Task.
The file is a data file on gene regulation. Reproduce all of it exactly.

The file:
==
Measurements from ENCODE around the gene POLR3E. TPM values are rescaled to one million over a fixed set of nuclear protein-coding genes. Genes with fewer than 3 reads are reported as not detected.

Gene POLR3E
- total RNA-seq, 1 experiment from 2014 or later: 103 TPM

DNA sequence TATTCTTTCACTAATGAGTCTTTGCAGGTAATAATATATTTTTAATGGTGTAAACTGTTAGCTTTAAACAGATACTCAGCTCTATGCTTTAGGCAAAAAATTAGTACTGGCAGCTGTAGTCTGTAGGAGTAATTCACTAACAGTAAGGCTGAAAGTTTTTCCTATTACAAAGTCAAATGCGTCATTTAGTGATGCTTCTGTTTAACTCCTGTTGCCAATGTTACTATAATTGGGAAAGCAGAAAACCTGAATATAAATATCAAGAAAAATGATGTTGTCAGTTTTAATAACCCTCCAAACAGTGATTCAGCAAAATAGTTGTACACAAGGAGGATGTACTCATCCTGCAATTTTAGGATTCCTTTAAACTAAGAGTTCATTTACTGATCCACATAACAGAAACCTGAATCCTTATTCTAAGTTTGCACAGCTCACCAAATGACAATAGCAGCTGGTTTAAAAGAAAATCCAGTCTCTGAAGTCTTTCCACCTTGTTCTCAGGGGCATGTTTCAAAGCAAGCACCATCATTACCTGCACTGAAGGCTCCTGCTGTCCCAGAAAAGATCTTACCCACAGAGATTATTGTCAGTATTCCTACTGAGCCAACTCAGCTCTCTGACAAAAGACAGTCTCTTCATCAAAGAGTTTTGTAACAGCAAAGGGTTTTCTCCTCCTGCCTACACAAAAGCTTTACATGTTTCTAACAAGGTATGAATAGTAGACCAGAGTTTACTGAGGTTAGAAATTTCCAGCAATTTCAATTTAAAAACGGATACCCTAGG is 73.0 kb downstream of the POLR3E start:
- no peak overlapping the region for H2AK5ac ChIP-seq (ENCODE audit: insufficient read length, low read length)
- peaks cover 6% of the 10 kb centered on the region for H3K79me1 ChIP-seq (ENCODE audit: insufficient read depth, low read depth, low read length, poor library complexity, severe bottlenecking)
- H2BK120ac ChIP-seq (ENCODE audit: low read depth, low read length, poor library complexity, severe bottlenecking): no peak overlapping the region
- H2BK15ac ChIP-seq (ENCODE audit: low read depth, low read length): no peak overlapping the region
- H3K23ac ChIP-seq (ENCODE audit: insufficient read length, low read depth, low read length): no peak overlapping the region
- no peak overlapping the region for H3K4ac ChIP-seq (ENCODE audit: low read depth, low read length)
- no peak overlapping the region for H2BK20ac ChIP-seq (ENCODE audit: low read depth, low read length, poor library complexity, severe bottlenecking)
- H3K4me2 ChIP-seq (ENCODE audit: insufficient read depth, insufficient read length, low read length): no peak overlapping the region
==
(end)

Measurements from ENCODE around the gene POLR3E. TPM values are rescaled to one million over a fixed set of nuclear protein-coding genes. Genes with fewer than 3 reads are reported as not detected.

Gene POLR3E
- total RNA-seq, 1 experiment from 2014 or later: 103 TPM

DNA sequence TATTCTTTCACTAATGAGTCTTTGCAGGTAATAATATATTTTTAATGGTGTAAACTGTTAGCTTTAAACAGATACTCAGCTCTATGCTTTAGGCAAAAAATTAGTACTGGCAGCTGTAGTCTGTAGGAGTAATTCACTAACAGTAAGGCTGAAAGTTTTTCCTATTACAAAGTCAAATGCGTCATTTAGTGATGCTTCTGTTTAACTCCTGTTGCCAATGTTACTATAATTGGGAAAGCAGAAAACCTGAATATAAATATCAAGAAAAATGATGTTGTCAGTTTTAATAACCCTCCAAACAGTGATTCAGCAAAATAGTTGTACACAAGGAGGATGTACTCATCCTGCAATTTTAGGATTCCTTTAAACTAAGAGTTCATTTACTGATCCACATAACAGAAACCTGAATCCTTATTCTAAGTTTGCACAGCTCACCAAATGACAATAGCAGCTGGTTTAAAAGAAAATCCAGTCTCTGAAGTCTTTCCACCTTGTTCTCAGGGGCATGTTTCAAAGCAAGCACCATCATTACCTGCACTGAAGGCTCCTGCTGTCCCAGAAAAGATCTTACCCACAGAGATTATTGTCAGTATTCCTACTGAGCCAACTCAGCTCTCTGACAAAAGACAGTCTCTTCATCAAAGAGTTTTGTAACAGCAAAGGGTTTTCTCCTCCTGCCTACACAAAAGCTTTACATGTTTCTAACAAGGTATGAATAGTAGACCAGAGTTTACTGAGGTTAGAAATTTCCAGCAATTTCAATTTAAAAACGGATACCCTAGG is 73.0 kb downstream of the POLR3E start:
- no peak overlapping the region for H2AK5ac ChIP-seq (ENCODE audit: insufficient read length, low read length)
- peaks cover 6% of the 10 kb centered on the region for H3K79me1 ChIP-seq (ENCODE audit: insufficient read depth, low read depth, low read length, poor library complexity, severe bottlenecking)
- H2BK120ac ChIP-seq (ENCODE audit: low read depth, low read length, poor library complexity, severe bottlenecking): no peak overlapping the region
- H2BK15ac ChIP-seq (ENCODE audit: low read depth, low read length): no peak overlapping the region
- H3K23ac ChIP-seq (ENCODE audit: insufficient read length, low read depth, low read length): no peak overlapping the region
- no peak overlapping the region for H3K4ac ChIP-seq (ENCODE audit: low read depth, low read length)
- no peak overlapping the region for H2BK20ac ChIP-seq (ENCODE audit: low read depth, low read length, poor library complexity, severe bottlenecking)
- H3K4me2 ChIP-seq (ENCODE audit: insufficient read depth, insufficient read length, low read length): no peak overlapping the region